May 25th, 2017

Amazon First Novel Awards

Guys, it has been really really great being an Amazon.ca First Novel Award finalist. The teams from The Walrus, Amazon, and Penguin Random House have made the experience feel really special and fun, but what has been best has been reading the books. I figured a judge (the very impressive Tanis MacDonald) who liked my book a lot would also like other books I would like, and I was right. Since the nominees were announced, I’ve read The Break by Katherena Vermette, White Elephant by Catherine Cooper, Accordeon by Kaie Kellough and half of The Mysterious Fragrance of the Yellow Mountains by Yatsuko Thanh (I’m never quite as fast as I think I’ll be!) and it has been a truly amazing experience. The books are all so good! And so different! And so thrillingly heartfelt, moving, technically complex (all of them wrestle with point of view and who tells the story) and ambitious. And as I was reading, and honestly, truly engrossed, some tiny part of my brain was thinking, Someone thought your book was this good, too. It has been a great feeling.

Last night was the very fun and swanky pre-awards dinner with all the nominees and our chosen plus ones, editors and other publishing folks, people from the Walrus, Amazon, and the judging panel (the final decision is being made MacDonald plus Gurjinder Basran and Casey Plett and assorted other luminaries. It was delightful to hang out and enjoy dinner and talk to people about all these amazing books without any big announcement at the end of the evening.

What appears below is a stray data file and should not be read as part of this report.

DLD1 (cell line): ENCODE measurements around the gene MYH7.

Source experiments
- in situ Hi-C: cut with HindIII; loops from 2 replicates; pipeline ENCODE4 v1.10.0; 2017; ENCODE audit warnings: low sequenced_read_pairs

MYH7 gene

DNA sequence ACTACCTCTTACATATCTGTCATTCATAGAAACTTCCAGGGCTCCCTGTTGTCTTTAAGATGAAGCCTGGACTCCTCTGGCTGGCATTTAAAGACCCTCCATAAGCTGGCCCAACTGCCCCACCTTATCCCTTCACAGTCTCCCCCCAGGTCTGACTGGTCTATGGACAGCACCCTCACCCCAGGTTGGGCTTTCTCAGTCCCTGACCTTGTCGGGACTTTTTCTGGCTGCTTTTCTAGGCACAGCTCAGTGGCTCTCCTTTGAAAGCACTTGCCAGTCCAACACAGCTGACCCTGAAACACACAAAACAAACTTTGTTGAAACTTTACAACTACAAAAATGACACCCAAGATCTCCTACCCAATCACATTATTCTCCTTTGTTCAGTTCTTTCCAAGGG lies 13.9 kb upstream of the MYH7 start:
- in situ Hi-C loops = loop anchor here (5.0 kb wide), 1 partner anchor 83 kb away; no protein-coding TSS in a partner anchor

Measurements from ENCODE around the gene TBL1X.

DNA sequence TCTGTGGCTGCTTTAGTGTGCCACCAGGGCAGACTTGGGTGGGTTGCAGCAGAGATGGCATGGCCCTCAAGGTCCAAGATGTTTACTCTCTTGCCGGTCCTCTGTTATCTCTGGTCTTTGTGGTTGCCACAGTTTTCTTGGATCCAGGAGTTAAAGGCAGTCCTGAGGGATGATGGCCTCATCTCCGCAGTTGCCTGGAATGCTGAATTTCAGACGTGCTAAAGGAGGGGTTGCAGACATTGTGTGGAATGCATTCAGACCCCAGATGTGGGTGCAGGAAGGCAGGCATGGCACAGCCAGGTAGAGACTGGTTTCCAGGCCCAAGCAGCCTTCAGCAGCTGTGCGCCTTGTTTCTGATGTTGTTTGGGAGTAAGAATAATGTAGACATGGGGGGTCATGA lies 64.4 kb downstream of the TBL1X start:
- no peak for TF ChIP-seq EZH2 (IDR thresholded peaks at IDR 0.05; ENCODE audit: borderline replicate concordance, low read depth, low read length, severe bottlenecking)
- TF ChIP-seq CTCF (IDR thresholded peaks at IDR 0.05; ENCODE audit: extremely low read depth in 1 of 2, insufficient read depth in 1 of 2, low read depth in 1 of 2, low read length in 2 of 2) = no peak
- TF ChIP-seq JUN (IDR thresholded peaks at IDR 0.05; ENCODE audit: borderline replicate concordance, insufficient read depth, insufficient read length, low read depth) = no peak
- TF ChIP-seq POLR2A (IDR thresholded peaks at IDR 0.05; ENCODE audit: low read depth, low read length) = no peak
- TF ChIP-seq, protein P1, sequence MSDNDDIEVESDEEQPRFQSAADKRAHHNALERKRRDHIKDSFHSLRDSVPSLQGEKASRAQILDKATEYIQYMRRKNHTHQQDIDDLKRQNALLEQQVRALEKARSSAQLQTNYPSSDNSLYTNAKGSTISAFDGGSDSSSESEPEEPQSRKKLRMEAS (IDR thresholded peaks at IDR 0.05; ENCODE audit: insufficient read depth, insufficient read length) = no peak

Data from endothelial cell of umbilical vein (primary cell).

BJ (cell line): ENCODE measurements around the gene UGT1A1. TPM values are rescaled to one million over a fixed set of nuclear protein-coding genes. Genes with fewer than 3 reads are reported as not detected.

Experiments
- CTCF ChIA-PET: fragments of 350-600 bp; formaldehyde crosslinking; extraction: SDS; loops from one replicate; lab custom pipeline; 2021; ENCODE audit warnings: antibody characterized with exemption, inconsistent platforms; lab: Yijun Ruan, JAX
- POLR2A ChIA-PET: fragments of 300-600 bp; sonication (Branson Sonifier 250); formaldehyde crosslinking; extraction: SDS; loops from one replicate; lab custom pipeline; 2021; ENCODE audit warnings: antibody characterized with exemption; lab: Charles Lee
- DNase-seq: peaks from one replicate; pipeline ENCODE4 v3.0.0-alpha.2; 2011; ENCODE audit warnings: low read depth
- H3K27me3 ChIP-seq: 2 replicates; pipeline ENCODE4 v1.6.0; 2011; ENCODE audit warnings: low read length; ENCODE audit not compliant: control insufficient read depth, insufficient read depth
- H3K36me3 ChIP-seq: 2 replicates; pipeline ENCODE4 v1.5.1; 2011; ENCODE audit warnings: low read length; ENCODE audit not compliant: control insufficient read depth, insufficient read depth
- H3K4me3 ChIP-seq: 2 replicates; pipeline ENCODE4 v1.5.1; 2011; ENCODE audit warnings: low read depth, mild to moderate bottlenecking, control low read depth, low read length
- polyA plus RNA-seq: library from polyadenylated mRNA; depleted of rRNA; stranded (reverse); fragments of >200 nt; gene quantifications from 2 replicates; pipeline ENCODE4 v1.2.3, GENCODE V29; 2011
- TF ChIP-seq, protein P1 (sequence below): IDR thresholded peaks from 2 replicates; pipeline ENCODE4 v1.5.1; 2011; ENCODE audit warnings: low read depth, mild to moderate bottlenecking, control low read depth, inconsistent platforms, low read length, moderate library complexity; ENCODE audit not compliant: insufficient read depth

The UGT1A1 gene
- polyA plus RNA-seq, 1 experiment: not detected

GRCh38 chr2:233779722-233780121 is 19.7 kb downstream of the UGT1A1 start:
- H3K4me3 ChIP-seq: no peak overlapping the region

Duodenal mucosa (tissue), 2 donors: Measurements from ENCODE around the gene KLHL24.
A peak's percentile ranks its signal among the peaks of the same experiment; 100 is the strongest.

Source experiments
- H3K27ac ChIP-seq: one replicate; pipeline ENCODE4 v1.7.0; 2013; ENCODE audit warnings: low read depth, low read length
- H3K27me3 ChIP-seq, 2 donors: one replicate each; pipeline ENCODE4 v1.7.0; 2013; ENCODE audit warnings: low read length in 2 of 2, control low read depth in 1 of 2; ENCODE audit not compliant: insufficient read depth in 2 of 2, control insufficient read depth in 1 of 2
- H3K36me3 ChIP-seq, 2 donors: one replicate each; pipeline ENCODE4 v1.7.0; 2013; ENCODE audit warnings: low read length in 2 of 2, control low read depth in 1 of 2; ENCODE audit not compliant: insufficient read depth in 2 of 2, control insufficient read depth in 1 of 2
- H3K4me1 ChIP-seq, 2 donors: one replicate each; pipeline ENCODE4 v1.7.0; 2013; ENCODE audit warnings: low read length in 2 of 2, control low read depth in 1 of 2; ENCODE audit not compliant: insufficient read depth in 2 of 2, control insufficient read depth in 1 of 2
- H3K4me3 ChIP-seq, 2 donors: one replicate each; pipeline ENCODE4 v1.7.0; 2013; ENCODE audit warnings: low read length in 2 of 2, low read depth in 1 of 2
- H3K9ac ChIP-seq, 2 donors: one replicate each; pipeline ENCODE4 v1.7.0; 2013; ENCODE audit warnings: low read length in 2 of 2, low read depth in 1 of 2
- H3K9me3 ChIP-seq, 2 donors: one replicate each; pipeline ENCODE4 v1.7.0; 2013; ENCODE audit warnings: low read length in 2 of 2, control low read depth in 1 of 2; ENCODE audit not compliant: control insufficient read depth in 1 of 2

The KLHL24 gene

That’s tonight, of course, and while I have no worries at all–I know without a doubt that a fantastic book will win tonight, and I can’t feel sad when that happens–I am sorry to see this lovely time end. It is very nice to celebrate books and very nice to have my own book celebrated, and I feel very very lucky indeed.

May 22nd, 2017

I still like things; how about you?

So much going on, and not enough hours in the day, but

331. Sleeping until I just wake up because I’m not tired anymore
332. When a stranger overhears my joke and laughs
333. Overhearing a stranger tell a good joke
334. Black beans
335. Flipping channels and randomly hitting something I actually want to see that has only just started
336. The sugar crystals at the top of the maple syrup bottle
337. When they throw in a few samples at Sephora
338. Sephora
339. The smell of strawberries in season (out-of-season/imported strawberries don’t have a smell, have you noticed that?)
340. The smell of lilacs
341. Running into a friend on a crowded street in a big city
342. Kitty feet
343. The smell of grass-clippings mixed with the smell of gas from a lawn-mower
344. Getting a nacho with so much cheese on it
345. When the neighbours stop being noisy exactly when I want to go to sleep
346. Said the Whale
347. The thrill of the passed-appetizers hunt
348. Unexpected money, even a tiny bit
349. Coupons
350. Shoppers Optimum points

May 19th, 2017

Hometown proud: Get Lit and the Glanbrook Gazette